At Roundtable Event, Successful Yeshiva University Graduates Offer Advice to Students and Recent Alumni
On Thursday, March 23, Yeshiva University’s Office of Alumni Affairs and Sy Syms School of Business convened a young alumni roundtable. At the event, five alumni shared their insights about how to find the right path to a successful career with 60 students and members of the YU community.
Laizer Kornwasser ’92SB, adjunct professor at Sy Syms and a board member for Sy Syms, Yeshiva University and the Yeshiva University High Schools, facilitated a discussion between Teresa Bayewitz ’06S, of Mercer; Asaf Fligelman ’06SB, of Millennium Partners LP; Adam Lauer ’07SB, of Credit Suisse; and Darren Wolf ’02SB of Aberdeen Asset Management. The meeting was hosted by Credit Suisse.
Marcy Syms, founding board member of Sy Syms, opened the meeting with a welcome to the attendees and three key recommendations for success: First, always have business cards in hand, even if the company doesn’t print them. “In a paperless world,” she said, “it shows that you’re prepared.” Second, read How to Win Friends and Influence People by Dale Carnegie, The Power of Positive Thinking by Norman Vincent Peale and All I Really Need to Know I Learned in Kindergarten by Robert Fulghum, and refer to them often for inspiration and guidance. Third, when building up personal networks, for every no, try to get three yeses and build two solid contacts from that.
Over the course of the evening, Kornwasser laid out five questions for the panelists to consider: How do you know when it’s time for a career move? How can you take your career into your own hands, especially when it comes to annual reviews? What are the best ways to network within a firm? What advice did you get that you found powerful? Do you have any regrets?
For the first question, Wolf responded, “You have to hit the Goldilocks mark, something that’s ‘just right.’ You don’t want to jump around too much because it doesn’t look good on the résumé, but you don’t want to overstay in something where you can’t move forward.”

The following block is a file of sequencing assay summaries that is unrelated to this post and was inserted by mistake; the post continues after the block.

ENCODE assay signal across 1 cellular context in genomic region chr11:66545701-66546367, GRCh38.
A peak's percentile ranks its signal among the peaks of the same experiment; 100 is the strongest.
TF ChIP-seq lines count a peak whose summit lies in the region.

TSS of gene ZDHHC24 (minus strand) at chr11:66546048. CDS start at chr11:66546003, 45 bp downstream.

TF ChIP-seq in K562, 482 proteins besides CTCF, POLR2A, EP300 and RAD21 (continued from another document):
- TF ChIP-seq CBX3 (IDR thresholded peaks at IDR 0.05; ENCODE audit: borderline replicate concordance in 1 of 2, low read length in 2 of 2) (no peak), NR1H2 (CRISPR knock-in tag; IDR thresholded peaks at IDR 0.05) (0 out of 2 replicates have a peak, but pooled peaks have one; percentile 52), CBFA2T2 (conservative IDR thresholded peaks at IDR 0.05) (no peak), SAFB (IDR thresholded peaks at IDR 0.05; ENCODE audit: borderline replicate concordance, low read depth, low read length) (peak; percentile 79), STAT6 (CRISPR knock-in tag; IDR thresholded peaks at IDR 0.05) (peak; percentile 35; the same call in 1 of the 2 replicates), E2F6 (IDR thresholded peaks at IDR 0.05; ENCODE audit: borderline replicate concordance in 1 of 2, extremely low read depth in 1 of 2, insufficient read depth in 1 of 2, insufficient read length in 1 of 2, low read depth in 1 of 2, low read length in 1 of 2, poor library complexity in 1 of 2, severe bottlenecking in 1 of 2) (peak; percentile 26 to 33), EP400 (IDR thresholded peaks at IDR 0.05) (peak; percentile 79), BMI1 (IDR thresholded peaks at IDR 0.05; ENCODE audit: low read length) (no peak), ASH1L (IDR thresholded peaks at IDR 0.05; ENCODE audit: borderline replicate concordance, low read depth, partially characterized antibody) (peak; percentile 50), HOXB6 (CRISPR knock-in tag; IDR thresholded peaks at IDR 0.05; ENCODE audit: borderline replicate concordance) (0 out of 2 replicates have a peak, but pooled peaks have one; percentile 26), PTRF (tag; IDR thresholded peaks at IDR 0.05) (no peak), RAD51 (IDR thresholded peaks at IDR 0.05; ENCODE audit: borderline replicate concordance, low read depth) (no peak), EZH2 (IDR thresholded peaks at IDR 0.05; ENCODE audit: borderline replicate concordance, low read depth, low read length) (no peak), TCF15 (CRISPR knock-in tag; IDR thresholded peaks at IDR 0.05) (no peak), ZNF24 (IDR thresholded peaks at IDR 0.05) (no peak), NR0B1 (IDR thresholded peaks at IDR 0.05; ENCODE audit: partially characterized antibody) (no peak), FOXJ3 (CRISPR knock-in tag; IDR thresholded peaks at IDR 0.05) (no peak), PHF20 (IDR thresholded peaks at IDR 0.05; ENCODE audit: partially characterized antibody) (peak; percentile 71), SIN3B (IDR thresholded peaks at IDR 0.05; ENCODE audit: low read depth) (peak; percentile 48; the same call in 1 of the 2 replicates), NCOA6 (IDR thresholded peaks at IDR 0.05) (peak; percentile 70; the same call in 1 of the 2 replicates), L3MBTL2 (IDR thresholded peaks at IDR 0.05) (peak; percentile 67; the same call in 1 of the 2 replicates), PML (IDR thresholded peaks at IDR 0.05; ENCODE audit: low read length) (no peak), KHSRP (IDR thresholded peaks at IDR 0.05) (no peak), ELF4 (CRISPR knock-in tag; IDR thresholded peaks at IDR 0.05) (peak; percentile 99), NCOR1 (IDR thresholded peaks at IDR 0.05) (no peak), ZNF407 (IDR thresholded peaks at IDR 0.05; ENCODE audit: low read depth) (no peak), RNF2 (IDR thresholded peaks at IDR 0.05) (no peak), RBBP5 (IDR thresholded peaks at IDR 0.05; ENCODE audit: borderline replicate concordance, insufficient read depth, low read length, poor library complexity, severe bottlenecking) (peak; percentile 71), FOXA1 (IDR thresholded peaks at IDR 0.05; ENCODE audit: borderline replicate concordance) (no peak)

“Taking control of one’s career” became a discussion about the best way to solicit, and to handle, critical performance feedback. All agreed that continual feedback, both formal and informal, worked far better than annual reviews, and Kornwasser added, “Embrace criticism because it makes you stronger.”
For successful networking within a firm, the panelists identified several good rules-of-thumb: get out of your comfort zone; say “yes” often; give more than you take from your contacts. As Lauer pointed out, “Don’t only network when you need something – spend the time getting to know people for the sake of knowing them.”
The powerful advice that the panelists received ran the gamut from the ordinary to the philosophical. Wolf recalled someone telling him that “being on time to a meeting means being there five minutes early – and always bring a pen and paper.” Fligelman said “know what you don’t know, and don’t fake it,” with which Bayewitz agreed, adding that “humility always helps.” Lauer credited “don’t get too comfortable” as an important spur to his own career growth.
The panelists agreed that while regrets are inevitable (there will always be a missed chance or a wrong decision), there’s no profit in feeling regretful: “It is too hard to live in the rearview mirror,” said Fligelman. Wolf added that it is crucial “not to lose sight of what is really important in life.”
After a brief Q&A, Suzy Schwartz, assistant vice president for alumni affairs and strategic development, thanked everyone for coming and encouraged people to join ALUMinate, YU’s exclusive undergraduate online alumni networking platform.
For more information about upcoming events and other alumni initiatives, contact email@example.com.